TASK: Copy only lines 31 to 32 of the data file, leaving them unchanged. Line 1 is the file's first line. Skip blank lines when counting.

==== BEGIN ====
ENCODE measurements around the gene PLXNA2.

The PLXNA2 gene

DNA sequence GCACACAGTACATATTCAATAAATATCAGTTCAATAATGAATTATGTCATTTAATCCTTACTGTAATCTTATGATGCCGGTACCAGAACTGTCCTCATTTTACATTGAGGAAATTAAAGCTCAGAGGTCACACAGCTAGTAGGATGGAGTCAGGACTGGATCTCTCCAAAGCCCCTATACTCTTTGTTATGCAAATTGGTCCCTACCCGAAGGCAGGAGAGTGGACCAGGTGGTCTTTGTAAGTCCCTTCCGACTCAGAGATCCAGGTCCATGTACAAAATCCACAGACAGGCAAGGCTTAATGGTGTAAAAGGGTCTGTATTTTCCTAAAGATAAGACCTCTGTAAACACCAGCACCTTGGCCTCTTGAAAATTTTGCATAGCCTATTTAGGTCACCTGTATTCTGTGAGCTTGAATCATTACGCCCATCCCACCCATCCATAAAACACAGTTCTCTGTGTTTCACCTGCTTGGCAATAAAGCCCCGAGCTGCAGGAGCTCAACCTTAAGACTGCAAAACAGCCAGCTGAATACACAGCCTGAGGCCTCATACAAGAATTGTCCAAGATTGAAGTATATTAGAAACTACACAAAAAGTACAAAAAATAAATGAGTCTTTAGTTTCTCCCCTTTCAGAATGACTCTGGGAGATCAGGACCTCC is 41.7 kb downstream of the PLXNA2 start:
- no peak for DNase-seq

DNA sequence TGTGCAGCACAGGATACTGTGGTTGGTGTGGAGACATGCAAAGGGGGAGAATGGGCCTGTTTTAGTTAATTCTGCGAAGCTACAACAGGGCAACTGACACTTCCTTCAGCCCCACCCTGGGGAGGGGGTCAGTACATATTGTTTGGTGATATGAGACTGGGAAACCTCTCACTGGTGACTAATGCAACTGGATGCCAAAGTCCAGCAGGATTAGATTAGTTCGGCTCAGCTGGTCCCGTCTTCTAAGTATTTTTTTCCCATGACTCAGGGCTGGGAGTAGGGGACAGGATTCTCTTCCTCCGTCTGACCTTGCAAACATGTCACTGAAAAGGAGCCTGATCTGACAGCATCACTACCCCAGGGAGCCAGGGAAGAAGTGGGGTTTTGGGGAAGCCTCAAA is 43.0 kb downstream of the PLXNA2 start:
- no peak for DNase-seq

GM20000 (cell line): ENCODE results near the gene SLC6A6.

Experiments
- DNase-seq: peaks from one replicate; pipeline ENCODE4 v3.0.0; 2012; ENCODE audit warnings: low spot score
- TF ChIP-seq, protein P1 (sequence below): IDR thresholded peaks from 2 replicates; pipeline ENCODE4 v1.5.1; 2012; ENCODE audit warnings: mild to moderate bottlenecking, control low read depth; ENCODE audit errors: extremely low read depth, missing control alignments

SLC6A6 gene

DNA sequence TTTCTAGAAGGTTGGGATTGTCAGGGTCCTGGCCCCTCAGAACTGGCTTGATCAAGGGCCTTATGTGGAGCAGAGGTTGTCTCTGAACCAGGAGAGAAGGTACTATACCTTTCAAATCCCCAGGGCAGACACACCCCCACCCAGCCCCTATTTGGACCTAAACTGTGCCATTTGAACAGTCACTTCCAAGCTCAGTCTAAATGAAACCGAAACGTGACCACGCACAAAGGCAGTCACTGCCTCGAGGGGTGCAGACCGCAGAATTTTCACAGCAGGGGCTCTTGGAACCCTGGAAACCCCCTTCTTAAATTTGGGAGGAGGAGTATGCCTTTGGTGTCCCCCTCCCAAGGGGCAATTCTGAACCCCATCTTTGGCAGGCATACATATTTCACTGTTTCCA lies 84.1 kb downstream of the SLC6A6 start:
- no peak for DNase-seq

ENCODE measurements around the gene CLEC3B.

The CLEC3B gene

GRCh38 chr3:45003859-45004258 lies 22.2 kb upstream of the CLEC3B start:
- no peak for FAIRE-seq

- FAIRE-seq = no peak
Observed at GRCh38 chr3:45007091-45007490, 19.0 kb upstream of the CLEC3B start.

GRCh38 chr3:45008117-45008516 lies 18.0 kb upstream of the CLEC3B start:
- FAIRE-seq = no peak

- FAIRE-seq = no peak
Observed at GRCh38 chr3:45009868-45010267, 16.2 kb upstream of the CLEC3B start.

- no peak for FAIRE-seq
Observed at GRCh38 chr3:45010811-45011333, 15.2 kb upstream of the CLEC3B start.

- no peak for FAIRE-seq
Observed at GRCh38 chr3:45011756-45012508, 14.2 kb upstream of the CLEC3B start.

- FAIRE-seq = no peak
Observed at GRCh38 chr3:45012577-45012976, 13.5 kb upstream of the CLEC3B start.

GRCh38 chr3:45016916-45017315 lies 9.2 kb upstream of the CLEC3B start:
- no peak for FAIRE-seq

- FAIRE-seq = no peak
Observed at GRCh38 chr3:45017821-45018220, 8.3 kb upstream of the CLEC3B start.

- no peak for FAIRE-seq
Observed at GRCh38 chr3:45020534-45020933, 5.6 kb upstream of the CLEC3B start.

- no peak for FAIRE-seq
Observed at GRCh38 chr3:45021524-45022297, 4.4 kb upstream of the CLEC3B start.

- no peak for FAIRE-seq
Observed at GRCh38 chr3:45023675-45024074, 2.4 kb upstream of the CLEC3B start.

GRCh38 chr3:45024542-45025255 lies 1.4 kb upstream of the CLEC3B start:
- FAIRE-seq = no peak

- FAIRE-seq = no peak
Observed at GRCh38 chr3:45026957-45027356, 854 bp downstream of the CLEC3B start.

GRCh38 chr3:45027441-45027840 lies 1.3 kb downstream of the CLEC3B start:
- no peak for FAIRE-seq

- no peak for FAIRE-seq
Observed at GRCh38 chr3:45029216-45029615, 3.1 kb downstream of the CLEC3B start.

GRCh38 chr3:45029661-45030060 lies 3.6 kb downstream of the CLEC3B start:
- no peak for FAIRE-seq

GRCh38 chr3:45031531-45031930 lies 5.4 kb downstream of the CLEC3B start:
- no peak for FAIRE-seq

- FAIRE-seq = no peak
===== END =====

- no peak for FAIRE-seq

- FAIRE-seq = no peak